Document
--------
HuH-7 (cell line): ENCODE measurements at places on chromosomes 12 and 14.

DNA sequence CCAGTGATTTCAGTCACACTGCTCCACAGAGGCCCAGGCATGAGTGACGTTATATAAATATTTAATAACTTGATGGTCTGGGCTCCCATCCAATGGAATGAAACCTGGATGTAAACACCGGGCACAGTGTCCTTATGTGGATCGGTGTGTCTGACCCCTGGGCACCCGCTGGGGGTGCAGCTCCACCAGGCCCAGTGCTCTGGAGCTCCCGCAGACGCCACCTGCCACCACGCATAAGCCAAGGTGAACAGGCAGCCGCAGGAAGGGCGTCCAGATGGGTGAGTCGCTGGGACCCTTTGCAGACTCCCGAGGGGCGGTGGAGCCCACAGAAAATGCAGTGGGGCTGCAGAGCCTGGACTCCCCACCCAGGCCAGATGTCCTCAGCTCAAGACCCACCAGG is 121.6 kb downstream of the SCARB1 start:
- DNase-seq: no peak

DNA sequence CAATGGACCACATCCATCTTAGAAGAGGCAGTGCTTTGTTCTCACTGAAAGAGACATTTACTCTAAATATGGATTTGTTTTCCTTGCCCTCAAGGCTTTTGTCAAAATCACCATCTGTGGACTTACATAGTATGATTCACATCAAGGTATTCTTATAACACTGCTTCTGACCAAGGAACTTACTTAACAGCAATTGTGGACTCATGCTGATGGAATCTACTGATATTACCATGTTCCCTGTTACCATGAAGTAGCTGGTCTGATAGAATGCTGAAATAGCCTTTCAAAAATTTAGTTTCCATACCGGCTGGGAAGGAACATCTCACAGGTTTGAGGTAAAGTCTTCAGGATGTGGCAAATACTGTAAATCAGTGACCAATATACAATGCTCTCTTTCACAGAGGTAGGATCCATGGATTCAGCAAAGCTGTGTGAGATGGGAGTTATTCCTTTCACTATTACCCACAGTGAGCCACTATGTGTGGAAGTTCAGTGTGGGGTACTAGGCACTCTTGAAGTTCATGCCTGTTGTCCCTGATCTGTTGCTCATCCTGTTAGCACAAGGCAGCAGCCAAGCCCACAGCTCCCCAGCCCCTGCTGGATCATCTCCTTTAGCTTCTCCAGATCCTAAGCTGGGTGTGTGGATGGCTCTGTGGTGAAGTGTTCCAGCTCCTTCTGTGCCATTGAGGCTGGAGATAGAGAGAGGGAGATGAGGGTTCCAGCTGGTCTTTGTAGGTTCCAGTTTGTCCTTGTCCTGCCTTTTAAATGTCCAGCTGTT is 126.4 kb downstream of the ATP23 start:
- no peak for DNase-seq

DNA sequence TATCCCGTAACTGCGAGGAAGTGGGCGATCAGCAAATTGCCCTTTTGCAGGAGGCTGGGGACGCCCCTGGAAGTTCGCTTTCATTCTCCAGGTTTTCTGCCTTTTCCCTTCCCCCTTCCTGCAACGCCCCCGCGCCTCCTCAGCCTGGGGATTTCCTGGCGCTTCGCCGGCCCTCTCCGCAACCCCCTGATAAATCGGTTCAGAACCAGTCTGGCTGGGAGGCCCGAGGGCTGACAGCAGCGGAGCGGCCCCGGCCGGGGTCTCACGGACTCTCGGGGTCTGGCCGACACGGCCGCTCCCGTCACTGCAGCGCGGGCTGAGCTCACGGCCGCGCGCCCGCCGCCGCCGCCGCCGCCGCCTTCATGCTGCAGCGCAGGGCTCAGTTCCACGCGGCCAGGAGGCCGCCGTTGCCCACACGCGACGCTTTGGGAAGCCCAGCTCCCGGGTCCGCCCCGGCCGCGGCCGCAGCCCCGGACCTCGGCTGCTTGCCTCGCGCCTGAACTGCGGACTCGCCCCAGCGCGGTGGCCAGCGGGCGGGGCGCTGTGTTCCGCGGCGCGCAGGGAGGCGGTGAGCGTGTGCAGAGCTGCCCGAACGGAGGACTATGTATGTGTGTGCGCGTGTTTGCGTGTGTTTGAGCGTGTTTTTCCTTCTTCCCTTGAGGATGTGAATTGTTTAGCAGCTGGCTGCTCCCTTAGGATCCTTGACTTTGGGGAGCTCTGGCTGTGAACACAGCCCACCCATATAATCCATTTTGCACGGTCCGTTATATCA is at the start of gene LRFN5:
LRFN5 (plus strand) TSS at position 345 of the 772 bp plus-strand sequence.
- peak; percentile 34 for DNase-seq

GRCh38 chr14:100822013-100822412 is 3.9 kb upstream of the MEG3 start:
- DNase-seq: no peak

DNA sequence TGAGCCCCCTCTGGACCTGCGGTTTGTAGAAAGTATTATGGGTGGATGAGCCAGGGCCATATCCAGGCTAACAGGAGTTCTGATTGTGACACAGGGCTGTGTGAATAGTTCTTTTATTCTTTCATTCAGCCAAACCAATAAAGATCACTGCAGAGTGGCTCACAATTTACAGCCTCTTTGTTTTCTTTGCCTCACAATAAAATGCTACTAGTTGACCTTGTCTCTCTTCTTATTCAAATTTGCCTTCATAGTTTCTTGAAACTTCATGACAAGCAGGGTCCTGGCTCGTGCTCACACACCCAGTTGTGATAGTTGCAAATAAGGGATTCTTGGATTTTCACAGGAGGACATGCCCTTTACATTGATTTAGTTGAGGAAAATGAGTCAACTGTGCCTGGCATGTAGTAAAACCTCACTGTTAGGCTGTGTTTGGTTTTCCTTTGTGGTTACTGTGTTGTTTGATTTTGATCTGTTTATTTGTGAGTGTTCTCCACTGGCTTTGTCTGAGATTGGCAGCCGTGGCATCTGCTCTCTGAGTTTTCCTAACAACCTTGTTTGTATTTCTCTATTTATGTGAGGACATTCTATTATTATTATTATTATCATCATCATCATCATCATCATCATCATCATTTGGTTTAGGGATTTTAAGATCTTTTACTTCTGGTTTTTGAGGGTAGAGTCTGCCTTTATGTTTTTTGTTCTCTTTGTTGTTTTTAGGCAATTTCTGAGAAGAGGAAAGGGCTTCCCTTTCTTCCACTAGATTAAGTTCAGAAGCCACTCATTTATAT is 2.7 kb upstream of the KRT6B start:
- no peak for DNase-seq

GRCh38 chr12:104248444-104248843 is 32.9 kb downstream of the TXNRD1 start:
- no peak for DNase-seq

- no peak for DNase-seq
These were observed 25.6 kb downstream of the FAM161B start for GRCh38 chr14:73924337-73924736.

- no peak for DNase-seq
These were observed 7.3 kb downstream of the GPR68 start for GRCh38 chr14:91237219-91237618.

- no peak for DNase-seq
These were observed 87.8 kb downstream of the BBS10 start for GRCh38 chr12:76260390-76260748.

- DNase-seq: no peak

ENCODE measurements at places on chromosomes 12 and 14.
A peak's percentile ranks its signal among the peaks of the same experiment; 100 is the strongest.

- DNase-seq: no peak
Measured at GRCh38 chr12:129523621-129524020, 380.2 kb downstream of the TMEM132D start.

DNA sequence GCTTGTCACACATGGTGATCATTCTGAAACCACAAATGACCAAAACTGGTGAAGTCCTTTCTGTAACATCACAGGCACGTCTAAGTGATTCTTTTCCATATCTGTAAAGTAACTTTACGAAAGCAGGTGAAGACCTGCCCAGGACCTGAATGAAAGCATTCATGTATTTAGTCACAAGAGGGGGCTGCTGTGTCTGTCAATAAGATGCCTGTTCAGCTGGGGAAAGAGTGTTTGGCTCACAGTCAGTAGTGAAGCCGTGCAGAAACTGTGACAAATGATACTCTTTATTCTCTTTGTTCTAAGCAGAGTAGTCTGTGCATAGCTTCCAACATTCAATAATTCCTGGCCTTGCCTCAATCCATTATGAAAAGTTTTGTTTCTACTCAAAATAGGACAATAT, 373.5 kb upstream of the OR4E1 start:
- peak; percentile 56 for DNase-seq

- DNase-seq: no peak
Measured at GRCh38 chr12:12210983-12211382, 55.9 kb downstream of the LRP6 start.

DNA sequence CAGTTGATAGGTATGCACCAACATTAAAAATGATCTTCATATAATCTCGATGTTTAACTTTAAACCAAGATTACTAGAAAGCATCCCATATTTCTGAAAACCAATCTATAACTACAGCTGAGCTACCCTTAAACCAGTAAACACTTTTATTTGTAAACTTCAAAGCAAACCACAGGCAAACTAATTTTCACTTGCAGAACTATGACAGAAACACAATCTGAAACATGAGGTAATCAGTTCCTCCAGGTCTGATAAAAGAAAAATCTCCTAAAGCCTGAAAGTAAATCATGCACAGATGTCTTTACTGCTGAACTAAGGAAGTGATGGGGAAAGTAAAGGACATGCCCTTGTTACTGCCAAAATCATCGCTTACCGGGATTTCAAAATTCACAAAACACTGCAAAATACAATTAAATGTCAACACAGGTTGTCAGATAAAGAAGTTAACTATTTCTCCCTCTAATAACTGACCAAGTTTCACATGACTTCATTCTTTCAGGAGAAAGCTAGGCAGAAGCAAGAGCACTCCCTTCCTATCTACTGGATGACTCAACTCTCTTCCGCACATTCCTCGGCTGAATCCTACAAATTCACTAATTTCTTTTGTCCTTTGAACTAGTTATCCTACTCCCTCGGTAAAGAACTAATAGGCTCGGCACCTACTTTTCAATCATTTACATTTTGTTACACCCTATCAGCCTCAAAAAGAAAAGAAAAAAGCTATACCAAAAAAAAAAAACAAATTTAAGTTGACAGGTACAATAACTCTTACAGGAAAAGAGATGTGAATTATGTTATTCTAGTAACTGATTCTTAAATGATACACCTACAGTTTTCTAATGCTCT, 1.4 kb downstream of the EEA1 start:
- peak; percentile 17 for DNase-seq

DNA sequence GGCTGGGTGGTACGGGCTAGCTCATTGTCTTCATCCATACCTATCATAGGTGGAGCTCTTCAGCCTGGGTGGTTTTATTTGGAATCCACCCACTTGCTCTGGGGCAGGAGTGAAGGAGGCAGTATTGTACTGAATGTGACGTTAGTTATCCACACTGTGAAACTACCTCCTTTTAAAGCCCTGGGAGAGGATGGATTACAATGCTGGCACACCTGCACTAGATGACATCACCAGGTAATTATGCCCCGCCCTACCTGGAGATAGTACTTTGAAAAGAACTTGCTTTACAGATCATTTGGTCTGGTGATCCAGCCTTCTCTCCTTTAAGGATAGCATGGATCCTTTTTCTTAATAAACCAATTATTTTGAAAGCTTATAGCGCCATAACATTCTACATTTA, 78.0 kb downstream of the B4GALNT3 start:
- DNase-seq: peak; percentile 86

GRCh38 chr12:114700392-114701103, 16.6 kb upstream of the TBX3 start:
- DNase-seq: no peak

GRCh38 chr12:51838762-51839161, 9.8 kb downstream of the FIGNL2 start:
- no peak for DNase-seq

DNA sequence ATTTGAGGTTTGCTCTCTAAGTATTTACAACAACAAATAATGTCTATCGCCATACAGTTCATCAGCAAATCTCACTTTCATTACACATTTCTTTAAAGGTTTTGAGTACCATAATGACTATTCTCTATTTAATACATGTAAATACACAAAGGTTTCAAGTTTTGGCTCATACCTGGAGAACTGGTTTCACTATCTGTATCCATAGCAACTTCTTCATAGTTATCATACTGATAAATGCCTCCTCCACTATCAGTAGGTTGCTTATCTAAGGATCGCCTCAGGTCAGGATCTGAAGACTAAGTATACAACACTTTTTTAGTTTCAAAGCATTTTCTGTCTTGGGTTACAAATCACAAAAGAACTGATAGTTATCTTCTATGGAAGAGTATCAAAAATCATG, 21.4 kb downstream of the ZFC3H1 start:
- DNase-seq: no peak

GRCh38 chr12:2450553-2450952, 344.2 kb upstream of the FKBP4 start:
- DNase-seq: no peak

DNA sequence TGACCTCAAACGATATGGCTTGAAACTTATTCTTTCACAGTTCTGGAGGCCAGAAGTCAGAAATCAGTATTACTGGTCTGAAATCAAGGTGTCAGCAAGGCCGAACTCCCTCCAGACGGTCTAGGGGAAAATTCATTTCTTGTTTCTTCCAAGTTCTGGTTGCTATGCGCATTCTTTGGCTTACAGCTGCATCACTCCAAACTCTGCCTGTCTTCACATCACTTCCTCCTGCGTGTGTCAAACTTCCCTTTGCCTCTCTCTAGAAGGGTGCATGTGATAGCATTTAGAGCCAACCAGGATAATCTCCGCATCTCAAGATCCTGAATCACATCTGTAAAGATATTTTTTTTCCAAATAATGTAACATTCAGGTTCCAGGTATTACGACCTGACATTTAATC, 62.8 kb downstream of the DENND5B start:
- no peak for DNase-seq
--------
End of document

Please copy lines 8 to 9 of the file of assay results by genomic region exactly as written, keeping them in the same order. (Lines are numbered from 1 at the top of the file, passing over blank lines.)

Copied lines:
- peak; percentile 34 for DNase-seq

GRCh38 chr14:100822013-100822412 is 3.9 kb upstream of the MEG3 start: